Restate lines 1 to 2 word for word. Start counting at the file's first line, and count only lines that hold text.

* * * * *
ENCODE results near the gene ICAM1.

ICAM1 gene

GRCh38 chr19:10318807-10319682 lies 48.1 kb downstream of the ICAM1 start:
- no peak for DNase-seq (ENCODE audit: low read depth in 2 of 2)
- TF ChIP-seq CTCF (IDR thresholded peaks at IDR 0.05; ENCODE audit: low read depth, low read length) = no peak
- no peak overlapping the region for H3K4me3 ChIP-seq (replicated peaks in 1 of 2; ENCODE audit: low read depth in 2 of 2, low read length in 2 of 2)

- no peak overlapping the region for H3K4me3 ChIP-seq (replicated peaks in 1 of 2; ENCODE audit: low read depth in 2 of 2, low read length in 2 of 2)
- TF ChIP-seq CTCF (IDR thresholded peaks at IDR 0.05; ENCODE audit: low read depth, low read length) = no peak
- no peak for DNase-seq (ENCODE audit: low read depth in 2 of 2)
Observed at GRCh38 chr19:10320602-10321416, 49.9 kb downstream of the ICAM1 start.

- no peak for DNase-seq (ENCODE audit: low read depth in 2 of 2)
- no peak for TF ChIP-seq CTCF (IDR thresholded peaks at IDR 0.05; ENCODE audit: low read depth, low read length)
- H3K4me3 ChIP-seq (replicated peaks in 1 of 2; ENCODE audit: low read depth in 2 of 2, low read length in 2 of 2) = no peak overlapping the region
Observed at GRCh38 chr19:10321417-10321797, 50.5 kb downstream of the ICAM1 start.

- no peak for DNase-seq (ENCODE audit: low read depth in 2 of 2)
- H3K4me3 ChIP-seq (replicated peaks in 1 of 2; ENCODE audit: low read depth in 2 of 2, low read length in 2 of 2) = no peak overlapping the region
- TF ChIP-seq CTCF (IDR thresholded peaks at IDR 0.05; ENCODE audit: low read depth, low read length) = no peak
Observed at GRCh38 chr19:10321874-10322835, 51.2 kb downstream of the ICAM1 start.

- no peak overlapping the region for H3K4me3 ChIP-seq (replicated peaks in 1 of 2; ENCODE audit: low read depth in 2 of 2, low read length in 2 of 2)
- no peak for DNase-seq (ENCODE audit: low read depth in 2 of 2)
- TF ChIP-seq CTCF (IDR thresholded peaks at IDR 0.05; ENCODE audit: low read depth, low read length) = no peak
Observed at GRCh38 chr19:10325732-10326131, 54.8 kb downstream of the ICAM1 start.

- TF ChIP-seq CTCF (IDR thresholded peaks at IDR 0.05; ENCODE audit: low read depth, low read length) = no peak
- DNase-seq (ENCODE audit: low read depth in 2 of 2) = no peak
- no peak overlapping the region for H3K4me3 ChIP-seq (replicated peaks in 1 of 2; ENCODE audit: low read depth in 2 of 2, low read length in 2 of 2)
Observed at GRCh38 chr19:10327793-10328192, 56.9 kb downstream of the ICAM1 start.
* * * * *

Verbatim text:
ENCODE results near the gene ICAM1.

ICAM1 gene